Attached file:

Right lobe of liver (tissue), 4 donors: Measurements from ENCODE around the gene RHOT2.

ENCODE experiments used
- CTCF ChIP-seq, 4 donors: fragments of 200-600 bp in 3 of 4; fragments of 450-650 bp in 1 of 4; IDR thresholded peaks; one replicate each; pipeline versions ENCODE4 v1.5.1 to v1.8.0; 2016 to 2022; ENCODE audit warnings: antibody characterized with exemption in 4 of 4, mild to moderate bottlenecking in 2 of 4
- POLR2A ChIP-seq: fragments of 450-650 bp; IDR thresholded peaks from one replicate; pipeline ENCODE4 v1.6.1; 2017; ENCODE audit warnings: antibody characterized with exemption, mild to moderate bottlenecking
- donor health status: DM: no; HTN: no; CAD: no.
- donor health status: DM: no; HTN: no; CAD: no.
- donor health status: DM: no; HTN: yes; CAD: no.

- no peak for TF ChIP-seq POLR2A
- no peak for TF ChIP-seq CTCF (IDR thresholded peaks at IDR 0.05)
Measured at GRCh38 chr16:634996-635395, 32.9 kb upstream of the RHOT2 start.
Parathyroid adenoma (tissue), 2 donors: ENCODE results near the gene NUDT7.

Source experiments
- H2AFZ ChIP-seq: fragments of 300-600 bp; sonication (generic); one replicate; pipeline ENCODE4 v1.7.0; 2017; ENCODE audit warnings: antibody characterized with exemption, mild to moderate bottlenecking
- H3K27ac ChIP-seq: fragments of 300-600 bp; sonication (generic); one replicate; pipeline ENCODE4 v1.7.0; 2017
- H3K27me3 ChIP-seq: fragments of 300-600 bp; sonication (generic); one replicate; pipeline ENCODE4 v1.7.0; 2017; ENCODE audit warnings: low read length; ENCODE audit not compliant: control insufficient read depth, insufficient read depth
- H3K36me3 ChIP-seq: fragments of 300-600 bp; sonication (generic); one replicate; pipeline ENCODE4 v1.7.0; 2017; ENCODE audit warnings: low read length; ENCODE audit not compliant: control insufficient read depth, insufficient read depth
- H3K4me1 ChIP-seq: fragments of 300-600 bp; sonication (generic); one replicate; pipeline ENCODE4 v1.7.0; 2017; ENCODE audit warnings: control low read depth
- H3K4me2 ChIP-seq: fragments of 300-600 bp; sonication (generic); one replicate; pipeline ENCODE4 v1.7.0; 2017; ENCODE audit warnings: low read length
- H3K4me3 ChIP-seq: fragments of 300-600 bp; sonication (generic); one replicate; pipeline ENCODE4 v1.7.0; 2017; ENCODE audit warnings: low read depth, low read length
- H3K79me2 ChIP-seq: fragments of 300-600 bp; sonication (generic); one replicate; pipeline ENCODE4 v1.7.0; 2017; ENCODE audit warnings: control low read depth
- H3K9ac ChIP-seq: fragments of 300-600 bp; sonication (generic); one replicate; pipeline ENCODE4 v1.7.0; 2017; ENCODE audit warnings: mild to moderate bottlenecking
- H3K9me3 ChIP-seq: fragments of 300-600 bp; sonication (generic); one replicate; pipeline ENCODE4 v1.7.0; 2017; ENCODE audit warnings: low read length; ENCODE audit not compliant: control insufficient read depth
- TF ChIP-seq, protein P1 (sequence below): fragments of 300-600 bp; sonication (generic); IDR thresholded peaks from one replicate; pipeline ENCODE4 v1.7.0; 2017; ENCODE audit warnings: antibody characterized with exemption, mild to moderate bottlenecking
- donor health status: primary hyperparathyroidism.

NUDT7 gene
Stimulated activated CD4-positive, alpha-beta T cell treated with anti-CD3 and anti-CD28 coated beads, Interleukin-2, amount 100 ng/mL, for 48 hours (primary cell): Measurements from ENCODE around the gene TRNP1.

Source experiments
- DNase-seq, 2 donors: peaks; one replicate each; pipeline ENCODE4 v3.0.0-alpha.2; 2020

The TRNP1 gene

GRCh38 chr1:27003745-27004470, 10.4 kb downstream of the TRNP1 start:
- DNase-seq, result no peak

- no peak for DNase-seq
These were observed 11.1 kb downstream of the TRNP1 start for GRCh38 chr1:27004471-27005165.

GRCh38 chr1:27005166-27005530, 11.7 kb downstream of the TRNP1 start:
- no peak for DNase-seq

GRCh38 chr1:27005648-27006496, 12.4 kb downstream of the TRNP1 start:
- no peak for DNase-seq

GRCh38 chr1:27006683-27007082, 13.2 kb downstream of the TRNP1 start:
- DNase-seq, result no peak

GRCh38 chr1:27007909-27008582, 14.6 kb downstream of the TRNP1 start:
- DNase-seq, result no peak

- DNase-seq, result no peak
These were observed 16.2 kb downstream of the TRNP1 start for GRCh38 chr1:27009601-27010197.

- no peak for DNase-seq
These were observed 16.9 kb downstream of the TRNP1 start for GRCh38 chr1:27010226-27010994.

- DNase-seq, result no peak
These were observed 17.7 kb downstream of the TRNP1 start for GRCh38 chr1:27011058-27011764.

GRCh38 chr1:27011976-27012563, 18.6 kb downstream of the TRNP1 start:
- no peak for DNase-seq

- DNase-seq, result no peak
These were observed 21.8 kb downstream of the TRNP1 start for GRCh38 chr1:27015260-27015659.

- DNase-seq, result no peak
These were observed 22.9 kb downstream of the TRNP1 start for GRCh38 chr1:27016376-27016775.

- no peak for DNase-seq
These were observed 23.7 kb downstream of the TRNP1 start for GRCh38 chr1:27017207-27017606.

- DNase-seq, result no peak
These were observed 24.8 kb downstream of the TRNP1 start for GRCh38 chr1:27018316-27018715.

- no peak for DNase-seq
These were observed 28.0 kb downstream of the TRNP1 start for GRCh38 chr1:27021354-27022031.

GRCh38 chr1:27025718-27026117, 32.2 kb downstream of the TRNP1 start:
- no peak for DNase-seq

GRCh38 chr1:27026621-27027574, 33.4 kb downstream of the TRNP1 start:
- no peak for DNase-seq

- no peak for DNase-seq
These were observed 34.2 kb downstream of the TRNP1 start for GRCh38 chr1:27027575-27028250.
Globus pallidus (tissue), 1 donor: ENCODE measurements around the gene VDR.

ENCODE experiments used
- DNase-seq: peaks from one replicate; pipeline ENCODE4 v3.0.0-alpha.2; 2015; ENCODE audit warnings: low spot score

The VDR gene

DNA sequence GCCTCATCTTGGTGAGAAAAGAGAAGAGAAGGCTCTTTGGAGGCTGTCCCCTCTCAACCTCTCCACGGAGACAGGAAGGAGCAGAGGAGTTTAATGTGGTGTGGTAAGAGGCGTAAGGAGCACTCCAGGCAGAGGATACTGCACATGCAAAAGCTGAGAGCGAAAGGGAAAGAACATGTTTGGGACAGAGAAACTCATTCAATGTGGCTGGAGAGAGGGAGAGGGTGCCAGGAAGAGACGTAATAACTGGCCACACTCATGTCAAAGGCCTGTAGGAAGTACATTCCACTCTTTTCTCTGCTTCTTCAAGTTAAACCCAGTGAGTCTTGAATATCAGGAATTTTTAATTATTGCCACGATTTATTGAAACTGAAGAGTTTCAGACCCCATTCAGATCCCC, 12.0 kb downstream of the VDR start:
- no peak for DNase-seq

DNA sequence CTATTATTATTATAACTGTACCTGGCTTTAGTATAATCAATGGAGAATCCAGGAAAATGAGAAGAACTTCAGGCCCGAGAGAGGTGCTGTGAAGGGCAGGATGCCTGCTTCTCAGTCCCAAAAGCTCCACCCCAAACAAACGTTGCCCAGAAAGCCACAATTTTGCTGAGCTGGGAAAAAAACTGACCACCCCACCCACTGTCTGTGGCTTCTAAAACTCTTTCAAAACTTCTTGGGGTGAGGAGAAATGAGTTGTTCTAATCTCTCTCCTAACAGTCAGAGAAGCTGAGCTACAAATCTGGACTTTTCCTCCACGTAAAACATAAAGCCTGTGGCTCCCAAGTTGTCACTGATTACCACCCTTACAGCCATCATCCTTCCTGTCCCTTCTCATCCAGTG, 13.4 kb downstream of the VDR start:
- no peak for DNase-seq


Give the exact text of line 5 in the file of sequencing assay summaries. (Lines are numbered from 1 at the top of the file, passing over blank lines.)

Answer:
- donor health status: DM: no; HTN: no; CAD: no.